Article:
In the case of cat scratch disease, which is caused by bacteria, the pathogen enters the human organism mainly via scratch injuries of the cat. The cats themselves either do not get sick at all or only slightly.
What is cat scratch disease?
In poor health or a weakened immune system, for example as part of an HIV infection or AIDS disease, the normally harmless cat scratch disease can result in blood poisoning, meningitis or heart valve inflammation. See AbbreviationFinder for abbreviations related to Cat Scratch Disease.
Cat scratch disease is a common infectious disease in which the local lymph nodes become inflamed. Fever, body aches and headaches can also occur. Cat scratch disease, which is transmitted from infected cats to humans through scratches or bites, is usually harmless. The causative agents include the bacteria Bartonella henselae and Bartonella clarridgeiae.
It is assumed that the cat can also be infected via the flea infestation, although the assumption has not been proven. According to studies, about every tenth cat carries the bacteria. The disease is not transmitted from person to person, only from cat to person. Especially people with a weakened immune system are more severely and more frequently affected by cat scratch disease.
In principle, cat scratch disease can affect anyone, but cat owners are particularly at risk due to the transmission route. Since young animals in particular are contagious, cat scratch disease is more common in households with very young cats, but the disease can also be transmitted by older animals. Most people affected by the cat disease are up to 21 years old or still children.
The reason for this is that children often have close contact with pets and, on the other hand, do not yet have a fully developed immune system. But adults with a weakened immune system are also more likely to get cat scratch disease. They also often show a more severe course. The pathogen reaches a cat’s claws via various routes: When the animal licks its paws, the bacteria contained in the saliva and blood get to the claws.
Another possibility is when fleas settle down and suck the cat’s blood. They are excreted with the feces of the fleas and are found in the fur. Since the puncture site is itchy, the cat scratches and the feces of the fleas get under the claws. If the cat licks an area of human skin that has previously been scratched or damaged, the pathogen can be transmitted. Since the flea also bites people, direct transmission is also possible, although this is far less common.
Symptoms, Ailments & Signs
The initial symptoms of cat scratch disease can appear in as little as two to three days, but it can take as long as two months. Therefore, after such a long time, the cat bite is often no longer suspected as a trigger. Possible symptoms include a scratch or bite from the cat, although these may have healed.
Red pustules or papules in the area of the wound as well as swollen and inflamed, sometimes painful, lymph nodes in the armpits or neck are also signs of a disease. Any side effects can be flu-like symptoms, such as fever, headache, body aches, sore throat and stomach ache, chills, nausea and vomiting.
In poor health or a weakened immune system, for example as part of an HIV infection or AIDS disease, the normally harmless cat scratch disease can result in blood poisoning, meningitis or heart valve inflammation. Caution is therefore required in the case of people with poor health or underlying diseases.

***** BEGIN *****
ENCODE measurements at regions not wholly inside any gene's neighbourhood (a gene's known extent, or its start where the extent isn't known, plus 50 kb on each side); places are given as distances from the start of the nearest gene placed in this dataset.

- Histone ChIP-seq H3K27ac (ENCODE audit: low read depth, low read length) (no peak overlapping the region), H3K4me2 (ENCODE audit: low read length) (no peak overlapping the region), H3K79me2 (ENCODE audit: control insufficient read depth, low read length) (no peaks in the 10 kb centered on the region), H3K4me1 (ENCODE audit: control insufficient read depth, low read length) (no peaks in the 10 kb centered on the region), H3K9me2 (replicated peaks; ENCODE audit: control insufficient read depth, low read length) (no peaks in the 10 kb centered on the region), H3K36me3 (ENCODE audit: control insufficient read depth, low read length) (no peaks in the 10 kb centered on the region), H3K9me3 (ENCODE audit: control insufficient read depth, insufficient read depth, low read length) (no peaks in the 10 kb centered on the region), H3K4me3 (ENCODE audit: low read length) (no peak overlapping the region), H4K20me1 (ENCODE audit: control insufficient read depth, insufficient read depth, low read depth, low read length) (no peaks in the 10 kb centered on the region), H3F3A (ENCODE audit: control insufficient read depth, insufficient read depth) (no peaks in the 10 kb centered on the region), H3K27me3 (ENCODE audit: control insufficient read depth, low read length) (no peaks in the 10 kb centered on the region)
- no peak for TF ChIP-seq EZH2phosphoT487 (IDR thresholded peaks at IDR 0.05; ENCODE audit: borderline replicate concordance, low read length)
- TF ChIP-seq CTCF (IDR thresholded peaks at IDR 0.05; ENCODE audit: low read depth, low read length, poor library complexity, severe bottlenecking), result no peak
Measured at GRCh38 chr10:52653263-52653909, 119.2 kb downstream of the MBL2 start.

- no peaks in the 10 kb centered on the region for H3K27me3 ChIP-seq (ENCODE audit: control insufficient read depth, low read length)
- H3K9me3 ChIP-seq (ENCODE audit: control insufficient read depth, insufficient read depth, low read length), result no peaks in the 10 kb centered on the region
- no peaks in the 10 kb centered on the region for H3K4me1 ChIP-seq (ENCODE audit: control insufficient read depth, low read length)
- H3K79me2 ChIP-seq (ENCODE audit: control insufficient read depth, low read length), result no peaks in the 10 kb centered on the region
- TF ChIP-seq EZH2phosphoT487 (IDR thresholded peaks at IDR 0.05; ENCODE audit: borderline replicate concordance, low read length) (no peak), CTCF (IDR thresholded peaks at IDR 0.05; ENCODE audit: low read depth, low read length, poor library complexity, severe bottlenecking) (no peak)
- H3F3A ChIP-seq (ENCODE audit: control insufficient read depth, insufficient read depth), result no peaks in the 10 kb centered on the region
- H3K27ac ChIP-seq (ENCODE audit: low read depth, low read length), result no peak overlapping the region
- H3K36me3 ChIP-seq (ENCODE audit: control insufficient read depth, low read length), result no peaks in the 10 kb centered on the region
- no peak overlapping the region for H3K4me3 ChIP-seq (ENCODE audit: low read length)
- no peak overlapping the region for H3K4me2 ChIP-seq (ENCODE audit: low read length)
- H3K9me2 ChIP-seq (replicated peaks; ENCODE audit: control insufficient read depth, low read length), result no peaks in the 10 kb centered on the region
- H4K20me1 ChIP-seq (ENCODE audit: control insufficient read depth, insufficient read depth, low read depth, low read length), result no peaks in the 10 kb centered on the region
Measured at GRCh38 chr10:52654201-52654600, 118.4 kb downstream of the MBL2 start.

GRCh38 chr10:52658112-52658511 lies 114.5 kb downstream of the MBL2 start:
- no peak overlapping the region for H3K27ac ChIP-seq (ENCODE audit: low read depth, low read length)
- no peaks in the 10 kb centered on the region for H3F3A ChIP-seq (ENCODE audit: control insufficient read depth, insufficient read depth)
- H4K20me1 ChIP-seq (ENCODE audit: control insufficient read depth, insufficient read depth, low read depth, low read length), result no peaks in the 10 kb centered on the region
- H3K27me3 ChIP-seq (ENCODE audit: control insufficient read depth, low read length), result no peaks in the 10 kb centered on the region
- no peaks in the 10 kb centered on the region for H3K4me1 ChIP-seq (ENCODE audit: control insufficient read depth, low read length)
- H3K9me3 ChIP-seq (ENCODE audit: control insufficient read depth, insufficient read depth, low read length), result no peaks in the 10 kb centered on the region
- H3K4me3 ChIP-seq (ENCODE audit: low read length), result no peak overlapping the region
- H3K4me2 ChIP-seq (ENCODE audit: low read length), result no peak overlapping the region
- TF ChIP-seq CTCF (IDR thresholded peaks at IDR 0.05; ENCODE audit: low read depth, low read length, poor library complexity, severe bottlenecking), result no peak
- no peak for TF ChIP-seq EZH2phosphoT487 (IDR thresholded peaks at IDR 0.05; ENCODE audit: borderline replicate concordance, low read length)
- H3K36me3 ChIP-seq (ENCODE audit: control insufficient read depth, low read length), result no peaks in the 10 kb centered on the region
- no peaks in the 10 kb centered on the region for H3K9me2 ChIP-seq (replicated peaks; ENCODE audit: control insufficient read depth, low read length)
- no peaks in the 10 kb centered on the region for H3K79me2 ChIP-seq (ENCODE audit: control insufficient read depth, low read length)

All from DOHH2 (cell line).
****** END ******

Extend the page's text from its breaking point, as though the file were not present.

Diagnosis & course of disease
Since the symptoms of cat scratch disease are often very different and can also occur with other diseases, the doctor needs to know how the disease is developing. Of course, the question of whether there are cats in the household is also crucial. A blood test is also carried out. When the body comes into contact with the pathogen, it forms specific antibodies against the bacterium, which can be detected in the blood.
The pathogen can also be cultivated using a blood sample, which takes a few weeks. A clear result is then possible. If the diagnosis is difficult, tissue can also be taken from a swollen lymph node in order to determine the disease with certainty. Cat scratch disease is usually harmless.
Complications only rarely occur, for example when the bacteria infect the heart, bones or lungs and cause inflammation there. If the pathogens multiply too much in the blood, this can lead to blood poisoning and anemia, which is life-threatening and must be treated in a hospital intensive care unit.
In most cases, cat scratch disease is not diagnosed until very late. This disease can also show the first symptoms only after a few months, so that treatment is delayed in most cases. As a rule, those affected primarily suffer from pain caused by the bite or scratching of the cat.
Papules and pustules form on the body. The affected regions may swell and be painful. It is not uncommon for those affected to continue to suffer from fever and exhaustion. Symptoms similar to common flu also appear. In the worst case, however, it leads to blood poisoning and thus to inflammation of the heart or brain. Patients also suffer from nausea, vomiting and chills.
The everyday life of the affected person is restricted and there is a reduction in resilience. Cat scratch disease is treated with antibiotics. There are no further complications. However, these can occur when the patient is already suffering from a weakened immune system. Life expectancy can also be reduced if necessary.
When should you go to the doctor?
If people who are in direct contact with cats show any health changes, they should consult a doctor. A doctor is required for sudden changes in the skin’s appearance, such as redness and the formation of poplars or pustules. If the first abnormalities appear a few days after contact with cats, a doctor’s visit is also necessary. If pain occurs, fever or increased body temperature and swelling of the body occurs, a doctor should be consulted.